[via 2dcode]

by SarahAugust 13, 2010

Tweetworthy: Foursquare Swag, Everything is Clickable, IKEA QR Assembly, and More

1. Foursquare launches official store, get your buttons and swag

2. Apple hints at future haptic feedback tech

3. Good futures thinking around augmented reality: "Everything is Clickable"

4. Can QR Codes Make Assembling Ikea Furniture Easier?

5. Keiichi Matsuda - Augmented City [in 3D]

6. The story behind the 2010 startup success: Siri (why it’s so important to Apple’s future)

7. This QR Code is made from a 56 oz bag of M&M's

8. Museum of Natural History demonstrates the power of mobile by properly integrating

9. Coca Cola intro'd first printed coupon in 1887, see what has changed since then w/ "the mobile coupon guide"

10. Tour of SimpleGeo reveals why location services can’t get along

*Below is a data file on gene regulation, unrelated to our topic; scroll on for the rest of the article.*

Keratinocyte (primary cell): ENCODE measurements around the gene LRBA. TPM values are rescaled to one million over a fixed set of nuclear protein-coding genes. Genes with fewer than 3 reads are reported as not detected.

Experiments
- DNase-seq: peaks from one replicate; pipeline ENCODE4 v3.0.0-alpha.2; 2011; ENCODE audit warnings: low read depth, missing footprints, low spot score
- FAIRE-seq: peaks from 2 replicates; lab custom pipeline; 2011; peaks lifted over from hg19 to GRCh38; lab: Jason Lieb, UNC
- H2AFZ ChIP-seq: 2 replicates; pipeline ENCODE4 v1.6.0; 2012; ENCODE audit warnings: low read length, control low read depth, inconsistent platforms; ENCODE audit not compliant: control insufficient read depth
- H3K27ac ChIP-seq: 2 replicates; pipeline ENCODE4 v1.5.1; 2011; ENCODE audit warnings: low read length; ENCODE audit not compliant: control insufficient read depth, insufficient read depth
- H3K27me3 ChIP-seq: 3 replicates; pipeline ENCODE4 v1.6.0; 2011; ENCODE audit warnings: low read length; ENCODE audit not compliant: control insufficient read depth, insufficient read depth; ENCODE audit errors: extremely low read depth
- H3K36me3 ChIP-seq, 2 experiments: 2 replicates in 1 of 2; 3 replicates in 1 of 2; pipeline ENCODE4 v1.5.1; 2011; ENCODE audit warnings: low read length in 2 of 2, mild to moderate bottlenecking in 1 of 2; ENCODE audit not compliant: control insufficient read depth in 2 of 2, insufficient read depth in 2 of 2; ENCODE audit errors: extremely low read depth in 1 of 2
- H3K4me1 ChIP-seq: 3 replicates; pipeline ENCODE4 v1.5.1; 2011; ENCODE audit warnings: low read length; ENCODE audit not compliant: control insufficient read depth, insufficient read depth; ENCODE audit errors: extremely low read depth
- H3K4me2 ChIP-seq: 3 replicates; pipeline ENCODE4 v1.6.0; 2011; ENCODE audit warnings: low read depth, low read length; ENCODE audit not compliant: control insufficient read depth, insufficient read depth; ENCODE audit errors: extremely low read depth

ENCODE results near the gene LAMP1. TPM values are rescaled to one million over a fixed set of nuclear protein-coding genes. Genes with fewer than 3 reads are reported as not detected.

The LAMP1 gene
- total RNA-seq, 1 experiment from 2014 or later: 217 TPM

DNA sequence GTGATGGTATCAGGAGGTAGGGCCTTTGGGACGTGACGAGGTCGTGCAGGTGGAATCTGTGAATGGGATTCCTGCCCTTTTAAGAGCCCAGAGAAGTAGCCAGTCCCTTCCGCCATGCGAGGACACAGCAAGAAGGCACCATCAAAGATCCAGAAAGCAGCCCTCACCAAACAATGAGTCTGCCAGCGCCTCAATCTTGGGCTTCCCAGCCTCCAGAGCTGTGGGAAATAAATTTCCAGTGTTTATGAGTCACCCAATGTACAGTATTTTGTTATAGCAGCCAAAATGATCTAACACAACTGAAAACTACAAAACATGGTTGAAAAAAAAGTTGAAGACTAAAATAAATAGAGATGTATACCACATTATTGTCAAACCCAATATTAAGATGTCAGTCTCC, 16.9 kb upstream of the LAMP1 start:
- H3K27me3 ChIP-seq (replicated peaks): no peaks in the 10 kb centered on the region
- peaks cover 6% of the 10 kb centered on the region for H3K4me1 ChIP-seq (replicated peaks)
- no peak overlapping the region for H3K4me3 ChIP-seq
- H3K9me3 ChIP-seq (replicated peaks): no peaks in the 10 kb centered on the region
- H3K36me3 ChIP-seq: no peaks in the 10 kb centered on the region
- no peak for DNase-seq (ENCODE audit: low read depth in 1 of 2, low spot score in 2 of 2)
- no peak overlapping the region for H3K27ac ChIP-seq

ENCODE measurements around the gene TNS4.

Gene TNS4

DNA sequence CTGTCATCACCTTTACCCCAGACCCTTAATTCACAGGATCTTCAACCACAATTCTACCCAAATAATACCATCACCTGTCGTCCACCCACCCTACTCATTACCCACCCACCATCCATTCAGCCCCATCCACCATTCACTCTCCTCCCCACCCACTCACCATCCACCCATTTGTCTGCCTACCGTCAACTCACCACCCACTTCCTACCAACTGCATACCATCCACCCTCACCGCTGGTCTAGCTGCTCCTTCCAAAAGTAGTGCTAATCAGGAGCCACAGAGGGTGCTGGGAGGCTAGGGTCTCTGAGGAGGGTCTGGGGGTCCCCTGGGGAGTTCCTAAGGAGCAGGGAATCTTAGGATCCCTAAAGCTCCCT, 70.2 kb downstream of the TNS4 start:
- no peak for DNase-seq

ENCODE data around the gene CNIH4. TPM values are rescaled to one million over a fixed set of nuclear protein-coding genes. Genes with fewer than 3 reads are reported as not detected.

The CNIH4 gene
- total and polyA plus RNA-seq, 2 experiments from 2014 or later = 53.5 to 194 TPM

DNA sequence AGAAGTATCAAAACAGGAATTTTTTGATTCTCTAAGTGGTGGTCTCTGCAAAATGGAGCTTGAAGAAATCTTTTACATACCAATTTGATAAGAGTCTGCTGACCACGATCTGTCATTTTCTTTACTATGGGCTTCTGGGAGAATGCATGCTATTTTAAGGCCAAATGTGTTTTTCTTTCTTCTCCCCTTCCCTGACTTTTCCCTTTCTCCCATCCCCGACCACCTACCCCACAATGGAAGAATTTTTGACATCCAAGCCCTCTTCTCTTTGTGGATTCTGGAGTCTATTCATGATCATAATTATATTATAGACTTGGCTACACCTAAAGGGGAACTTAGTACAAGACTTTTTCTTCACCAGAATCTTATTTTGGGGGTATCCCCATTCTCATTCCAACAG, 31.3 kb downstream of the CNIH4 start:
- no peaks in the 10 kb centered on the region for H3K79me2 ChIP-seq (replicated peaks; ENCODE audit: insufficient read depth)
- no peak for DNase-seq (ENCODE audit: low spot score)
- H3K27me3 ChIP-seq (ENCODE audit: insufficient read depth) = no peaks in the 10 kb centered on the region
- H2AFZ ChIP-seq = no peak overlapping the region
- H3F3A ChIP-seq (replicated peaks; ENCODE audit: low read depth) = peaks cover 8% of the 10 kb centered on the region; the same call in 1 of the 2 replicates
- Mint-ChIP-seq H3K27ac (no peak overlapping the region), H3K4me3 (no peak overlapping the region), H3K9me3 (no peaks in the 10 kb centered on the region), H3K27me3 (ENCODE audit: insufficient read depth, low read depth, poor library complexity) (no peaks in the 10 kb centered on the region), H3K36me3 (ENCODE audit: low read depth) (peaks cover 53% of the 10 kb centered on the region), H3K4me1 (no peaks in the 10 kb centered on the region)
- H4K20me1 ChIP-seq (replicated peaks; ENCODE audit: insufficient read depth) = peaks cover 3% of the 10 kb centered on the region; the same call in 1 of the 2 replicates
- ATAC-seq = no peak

Tweetworthy is a weekly roundup of the most shared tweets from @MobileBehavior. You can follow us on Twitter here.

by CalebJuly 12, 2010

Barcodes: Calvin Klein QR Presents Uncensored Content

Calvin Klein is experimenting with 2D barcodes. Its latest outdoor piece goes all in, featuring an enormous QR code based call-to-action on NYC's prime Houston Street real estate.

The messaging states "Get It Uncensored," playing to the billboard's reputation for suggestive and controversial themes, most of which are served by fashion brands. Upon scanning the QR code, users are redirected to web-based video with Facebook and Twitter integration.

This brings to mind #undergroundpuzzle from Daffy's that  also used mobile to be subversive. The campaign harnessed the hive mind and encouraged Twitter users to collaboratively piece together a larger NSFW picture -- a naked couple in a rather compromising position next to the tagline "More Bang, Less Buck."